Living by Water

2007 Summer Newsletter
 Shoreline Makeover

1. Cleared, manicured lot – lacks shade and privacy; loss of native plants leads to more erosion, runoff…and work for you!

2. Runoff – flows over solid surfaces accelerating erosion; pollutants and excess silt degrade habitat for aquatic life.

3. Chemical fertilizers and pesticides – degrade water quality, are hazardous to your health, can be deadly for fish and other wildlife.

4. Lawn to the water’s edge – lacks deep roots required to stabilize bank.

5. Hardened shoreline – can deflect erosion downstream, eliminates “natural filtering” of pollutants and sediment, degrades habitat.

6. Artificial beach – requires ongoing sand replacement, reduces water quality, degrades aquatic habitat.

7. Old 2-stroke engine – dumps 25-40% of fuel, un-combusted into water and air.

8. Solid crib dock – destroys aquatic habitat, alters currents, can deflect erosion downstream.

9. Malfunctioning septic system – allows phosphorous and bacteria to leach into adjacent waterways.

10. Harmful household chemicals and cleaners – damage septic system and degrade water quality.


1. Prune trees rather than removing them; plant low maintenance native trees and shrubs to reduce erosion and absorb runoff.

2. Replace solid surfaces with porous materials where possible; redirect runoff into settling areas, away from the water’s edge.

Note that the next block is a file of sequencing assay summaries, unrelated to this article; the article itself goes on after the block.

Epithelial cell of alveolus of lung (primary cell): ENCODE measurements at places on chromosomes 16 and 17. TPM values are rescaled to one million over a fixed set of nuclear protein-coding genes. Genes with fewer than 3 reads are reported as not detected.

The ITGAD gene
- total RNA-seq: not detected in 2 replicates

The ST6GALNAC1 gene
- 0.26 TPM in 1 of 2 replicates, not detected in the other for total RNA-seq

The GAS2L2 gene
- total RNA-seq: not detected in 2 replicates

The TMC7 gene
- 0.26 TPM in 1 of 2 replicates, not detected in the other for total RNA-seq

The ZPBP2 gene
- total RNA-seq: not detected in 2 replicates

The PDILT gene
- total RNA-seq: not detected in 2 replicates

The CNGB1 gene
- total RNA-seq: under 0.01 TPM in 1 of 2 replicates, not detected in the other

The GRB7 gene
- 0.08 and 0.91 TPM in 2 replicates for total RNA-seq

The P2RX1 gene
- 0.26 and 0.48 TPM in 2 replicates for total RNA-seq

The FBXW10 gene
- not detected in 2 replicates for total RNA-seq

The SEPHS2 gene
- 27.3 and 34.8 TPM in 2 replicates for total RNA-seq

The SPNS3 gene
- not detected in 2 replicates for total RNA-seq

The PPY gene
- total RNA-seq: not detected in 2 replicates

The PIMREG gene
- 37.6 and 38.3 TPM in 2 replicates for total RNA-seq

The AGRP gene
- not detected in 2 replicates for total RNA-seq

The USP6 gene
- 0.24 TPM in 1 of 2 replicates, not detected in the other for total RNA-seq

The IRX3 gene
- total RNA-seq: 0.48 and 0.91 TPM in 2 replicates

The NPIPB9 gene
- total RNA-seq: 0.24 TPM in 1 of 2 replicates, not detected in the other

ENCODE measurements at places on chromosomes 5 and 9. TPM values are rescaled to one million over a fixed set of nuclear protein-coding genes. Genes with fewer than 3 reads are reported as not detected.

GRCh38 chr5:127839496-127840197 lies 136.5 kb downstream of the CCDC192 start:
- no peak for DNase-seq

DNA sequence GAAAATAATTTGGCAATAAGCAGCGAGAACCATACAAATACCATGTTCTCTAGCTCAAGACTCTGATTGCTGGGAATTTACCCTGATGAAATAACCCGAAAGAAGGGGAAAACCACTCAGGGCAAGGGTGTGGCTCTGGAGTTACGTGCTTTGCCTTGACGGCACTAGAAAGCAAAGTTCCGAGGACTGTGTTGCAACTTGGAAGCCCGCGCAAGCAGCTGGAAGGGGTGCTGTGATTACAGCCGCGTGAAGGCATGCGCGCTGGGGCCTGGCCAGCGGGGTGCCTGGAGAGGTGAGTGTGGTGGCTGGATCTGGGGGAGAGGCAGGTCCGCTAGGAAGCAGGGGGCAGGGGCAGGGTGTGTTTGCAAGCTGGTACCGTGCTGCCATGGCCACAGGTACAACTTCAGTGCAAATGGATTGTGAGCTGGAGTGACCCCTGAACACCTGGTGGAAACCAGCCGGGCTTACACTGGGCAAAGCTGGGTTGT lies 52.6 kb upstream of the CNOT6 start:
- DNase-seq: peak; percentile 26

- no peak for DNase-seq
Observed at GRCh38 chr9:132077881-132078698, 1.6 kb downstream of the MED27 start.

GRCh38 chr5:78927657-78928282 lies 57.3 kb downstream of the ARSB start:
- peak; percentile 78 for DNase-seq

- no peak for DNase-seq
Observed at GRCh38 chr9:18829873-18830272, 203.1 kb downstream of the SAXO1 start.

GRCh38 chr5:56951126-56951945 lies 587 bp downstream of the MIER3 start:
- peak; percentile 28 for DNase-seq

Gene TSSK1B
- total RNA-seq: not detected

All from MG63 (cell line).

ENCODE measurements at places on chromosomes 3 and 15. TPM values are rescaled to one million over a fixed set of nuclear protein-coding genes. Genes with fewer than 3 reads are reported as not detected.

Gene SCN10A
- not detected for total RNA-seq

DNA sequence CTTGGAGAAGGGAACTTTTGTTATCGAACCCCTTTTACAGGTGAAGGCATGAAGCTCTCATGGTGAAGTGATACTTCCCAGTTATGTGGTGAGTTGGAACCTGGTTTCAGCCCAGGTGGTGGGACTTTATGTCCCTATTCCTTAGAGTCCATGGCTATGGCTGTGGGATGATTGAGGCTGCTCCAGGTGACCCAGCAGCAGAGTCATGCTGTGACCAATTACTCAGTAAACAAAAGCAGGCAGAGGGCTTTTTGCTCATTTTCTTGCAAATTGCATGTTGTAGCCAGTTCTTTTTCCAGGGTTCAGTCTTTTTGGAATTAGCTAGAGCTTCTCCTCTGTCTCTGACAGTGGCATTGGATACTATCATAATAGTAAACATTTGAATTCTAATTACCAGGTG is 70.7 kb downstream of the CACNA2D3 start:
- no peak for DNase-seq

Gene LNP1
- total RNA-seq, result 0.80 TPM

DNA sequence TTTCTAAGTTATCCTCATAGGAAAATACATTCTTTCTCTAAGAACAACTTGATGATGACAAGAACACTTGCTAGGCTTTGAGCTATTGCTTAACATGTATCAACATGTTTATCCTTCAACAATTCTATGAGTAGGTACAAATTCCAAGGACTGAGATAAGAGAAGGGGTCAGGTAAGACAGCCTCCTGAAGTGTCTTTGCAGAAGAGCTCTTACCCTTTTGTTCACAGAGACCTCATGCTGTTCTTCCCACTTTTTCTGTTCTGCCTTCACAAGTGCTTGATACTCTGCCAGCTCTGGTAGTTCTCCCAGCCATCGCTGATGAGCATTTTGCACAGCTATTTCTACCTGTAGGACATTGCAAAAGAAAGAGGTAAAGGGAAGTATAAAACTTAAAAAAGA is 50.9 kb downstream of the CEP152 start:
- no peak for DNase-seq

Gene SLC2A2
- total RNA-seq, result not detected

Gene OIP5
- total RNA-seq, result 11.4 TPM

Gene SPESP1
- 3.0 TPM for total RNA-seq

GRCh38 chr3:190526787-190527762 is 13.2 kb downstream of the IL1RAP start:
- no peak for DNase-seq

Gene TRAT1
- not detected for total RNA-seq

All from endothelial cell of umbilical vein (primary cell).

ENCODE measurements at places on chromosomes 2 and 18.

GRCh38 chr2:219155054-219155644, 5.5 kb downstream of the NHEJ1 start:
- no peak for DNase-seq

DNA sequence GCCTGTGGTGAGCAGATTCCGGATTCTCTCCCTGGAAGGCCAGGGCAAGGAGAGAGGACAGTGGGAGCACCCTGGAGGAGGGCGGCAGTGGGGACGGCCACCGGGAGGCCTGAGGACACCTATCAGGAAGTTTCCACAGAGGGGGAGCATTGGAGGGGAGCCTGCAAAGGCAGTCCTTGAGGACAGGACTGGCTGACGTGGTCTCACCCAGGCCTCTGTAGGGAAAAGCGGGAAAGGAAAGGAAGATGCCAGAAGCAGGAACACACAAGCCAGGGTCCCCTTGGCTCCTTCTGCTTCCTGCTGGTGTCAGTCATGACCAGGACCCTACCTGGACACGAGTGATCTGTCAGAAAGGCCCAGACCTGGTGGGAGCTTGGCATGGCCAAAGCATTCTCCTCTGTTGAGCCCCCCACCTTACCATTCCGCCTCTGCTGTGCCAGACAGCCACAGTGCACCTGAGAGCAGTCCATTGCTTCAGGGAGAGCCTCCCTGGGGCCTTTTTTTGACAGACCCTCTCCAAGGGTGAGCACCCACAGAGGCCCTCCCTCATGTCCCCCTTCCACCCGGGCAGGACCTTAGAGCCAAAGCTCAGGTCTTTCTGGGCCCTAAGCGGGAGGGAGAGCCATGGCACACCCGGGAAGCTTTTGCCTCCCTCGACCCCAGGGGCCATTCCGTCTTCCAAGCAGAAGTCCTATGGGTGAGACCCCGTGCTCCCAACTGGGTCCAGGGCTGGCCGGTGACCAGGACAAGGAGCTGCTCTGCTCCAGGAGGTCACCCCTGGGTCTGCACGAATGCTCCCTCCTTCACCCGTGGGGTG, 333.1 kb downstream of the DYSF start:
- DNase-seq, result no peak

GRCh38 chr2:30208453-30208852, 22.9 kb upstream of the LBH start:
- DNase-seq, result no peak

3. “Mow it high and let it lie” – leave grass 8 cm (3″) high to retain moisture, mulch clippings for fertilizer.

4. Start a buffer – leave some grass uncut along the water’s edge; restore with deep rooting native plants.

5. “Soften” your shoreline – improve erosion protection with native trees, shrubs, grasses and aquatic plants.

6. Create a “dry land” beach above the high water mark; let imported sand erode away naturally and native plants grow back.

7. Use a well maintained electric motor, or a 4 or 2-stroke engine that meets or exceeds EPA 2006 guidelines.

8. Remove solid dock – try a pipe, cantilever or floating dock, avoid treated wood; use public access where possible.

9. Replace and properly maintain your septic system – consult an expert.

10. Use environment – friendly products, or alternatives like baking soda and vinegar.